Visiting Cheyyur in Tamil Nadu, INDIA
Dr. Heidi W. Weiskel, Staff Scientist
Environmental Law Alliance Worldwide
In my town of Eugene, in the state of Oregon, USA, community members are rallying to oppose the potential transport of coal on trains that run through the city multiple times a day, out of fear of dangerous air pollution from coal dust. Coal dust can exacerbate breathing difficulties like asthma, cause tissue changes in the lungs, and in acute cases, contribute to emphysema, fibrosis, or cancer. The coal from the Pacific Northwest will be transported to our coast, and shipped out for consumption “overseas.”
Overseas. Thirteen thousand and one hundred kilometers away, the community members surrounding the potential site for the Cheyyur ultra mega coal-fired power project along the coast of Tamil Nadu, India, are also bracing themselves against the arrival of coal dust. And not only coal dust. Coal emissions, a jetty and shipping port, a coal yard, railroad, truck road, and coal ash pond. In short, a tremendous amount of air, water, soil, thermal, noise and light pollution.
In exchange for this sacrifice, they will lose access to the open beaches they have been using for generations to launch their boats and mend and dry their nets. Gone will be the thick forest, harboring many species of birds, mammals, and plants. Gone will be the tranquility, the clean air, agricultural activity, the savannah, and the productive and biologically diverse Cheyyur Lagoon.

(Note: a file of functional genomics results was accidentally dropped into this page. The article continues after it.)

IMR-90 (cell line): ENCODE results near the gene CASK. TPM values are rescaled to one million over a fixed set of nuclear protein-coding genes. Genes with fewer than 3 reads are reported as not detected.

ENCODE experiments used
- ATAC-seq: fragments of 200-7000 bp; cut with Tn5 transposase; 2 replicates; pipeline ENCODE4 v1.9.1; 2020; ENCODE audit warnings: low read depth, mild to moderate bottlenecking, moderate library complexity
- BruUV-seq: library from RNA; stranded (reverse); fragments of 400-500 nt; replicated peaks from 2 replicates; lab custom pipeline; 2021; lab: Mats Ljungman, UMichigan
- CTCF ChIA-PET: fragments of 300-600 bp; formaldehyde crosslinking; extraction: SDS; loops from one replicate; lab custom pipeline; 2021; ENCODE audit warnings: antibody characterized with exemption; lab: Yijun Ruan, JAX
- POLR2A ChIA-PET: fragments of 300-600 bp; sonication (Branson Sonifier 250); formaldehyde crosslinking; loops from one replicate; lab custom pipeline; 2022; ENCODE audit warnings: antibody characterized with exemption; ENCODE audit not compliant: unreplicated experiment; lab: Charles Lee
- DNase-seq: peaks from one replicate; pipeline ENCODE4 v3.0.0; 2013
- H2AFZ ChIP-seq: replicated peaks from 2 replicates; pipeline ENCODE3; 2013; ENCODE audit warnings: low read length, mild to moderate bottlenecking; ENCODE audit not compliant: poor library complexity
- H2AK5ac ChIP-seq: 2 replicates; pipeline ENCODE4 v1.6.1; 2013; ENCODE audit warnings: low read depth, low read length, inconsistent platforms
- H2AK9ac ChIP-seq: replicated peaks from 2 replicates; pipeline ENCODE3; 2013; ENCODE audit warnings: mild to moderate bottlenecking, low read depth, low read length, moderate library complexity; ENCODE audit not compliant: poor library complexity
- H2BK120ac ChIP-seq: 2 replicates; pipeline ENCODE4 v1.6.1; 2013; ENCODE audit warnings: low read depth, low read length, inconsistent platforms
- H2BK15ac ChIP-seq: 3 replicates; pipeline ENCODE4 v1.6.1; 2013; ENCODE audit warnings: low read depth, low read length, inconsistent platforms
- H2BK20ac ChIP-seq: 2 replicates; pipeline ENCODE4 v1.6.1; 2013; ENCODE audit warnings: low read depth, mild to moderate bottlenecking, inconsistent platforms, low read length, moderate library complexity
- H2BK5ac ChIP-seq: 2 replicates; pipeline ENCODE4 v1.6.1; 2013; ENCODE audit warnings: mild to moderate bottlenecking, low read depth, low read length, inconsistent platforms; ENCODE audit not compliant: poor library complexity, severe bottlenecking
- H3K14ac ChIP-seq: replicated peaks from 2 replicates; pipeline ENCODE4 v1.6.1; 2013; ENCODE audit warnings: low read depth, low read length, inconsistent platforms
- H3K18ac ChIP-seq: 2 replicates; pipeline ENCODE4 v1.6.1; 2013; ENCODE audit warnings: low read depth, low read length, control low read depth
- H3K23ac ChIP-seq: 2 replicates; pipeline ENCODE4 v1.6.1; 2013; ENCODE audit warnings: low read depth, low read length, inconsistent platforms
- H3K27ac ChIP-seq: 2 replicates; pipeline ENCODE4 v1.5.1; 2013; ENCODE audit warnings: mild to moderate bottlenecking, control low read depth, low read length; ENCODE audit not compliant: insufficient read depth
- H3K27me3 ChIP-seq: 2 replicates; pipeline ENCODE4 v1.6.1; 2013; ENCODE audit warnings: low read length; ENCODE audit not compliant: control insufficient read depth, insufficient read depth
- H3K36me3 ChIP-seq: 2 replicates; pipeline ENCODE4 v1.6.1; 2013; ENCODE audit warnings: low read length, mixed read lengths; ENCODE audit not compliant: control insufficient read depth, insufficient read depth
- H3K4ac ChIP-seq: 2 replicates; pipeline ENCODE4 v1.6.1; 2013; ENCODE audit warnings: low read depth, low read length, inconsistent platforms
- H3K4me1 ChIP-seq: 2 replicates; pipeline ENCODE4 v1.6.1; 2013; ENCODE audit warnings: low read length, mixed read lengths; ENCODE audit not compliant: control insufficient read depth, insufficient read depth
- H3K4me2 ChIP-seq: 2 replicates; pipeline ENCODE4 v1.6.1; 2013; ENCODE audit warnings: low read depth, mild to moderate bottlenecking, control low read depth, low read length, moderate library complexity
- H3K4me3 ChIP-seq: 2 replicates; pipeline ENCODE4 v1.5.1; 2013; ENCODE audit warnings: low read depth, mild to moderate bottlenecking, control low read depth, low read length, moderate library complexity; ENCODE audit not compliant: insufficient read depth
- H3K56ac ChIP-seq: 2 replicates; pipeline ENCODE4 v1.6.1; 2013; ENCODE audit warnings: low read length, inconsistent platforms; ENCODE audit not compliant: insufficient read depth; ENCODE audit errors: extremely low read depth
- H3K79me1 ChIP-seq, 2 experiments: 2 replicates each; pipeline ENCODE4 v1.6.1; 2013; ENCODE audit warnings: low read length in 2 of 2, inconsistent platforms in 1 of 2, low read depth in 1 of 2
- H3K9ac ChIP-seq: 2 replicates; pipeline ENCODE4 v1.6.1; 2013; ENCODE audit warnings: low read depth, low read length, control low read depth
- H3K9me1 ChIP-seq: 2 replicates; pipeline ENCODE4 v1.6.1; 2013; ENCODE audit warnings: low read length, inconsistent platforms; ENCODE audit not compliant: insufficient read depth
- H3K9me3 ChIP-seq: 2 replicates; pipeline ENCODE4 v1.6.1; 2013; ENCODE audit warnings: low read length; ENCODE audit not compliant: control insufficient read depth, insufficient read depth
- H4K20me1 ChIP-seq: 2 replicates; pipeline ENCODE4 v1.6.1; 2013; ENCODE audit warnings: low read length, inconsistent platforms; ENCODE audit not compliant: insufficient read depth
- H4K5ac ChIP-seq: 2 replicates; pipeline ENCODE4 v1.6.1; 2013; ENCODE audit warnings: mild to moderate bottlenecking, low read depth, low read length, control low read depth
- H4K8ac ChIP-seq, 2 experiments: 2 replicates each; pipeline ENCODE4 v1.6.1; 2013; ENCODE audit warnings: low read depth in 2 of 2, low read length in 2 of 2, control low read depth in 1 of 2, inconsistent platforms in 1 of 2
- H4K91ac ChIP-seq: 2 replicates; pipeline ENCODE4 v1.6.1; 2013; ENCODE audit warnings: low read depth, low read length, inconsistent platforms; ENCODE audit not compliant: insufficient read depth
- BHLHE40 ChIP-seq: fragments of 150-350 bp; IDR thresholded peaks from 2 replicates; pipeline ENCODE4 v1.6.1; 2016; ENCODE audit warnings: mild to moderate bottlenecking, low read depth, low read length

Last month, I had the honor to travel to the beach community that would be most affected by this short-sighted, profoundly unjust project. I was given an expert tour of the project site by Shweta Narayan, one of our ELAW partners from the organization Community Environmental Monitoring, and Saravanan Kasi, a leader from the nearby fishing village of Urur Kuppam and a petitioner on the case against the Cheyyur plant. Part of the tour included a meeting with the other petitioner on the case, Mr. Marimuthhu. I was moved by his determination and by the justness of his position, and I felt panic for the communities here as I imagined the first ship offloading, coal dust flying, and people starting to fall sick as the plant began operation.
My site visit revealed that the footprint for this project is enormous, covering substantially more acres than the Environmental Impact Assessment (EIA) indicated. I learned that the route and location for the pipeline and holding pond that will contain the wet, toxic coal ash waste have not yet been determined, meaning the EIA was incomplete and inaccurate. I also realized how close to the ocean the storage pile for the coal coming off the ships would be. The coastline of Tamil Nadu endured a massive tsunami a decade ago this year. If the coal pile and coal-fired power plant had been in place, the destruction in the area would have been far greater, and far more toxic. Finally, I saw how the Cheyyur Lake was a living body of water—flooding and retreating 100s of meters—in response to the tides and the seasons. The air was filled with the sounds of birds, insects, waves, and voices.
Objectively, we now know coal is a dirty, dangerous, outdated source of energy. Yet the US hopes to export what Asia hopes to import, and the pressure to exploit this carbon resource remains profound. We know better. At some point, we will do better. I hope it is in time to protect the communities near Eugene and the Cheyyur plant.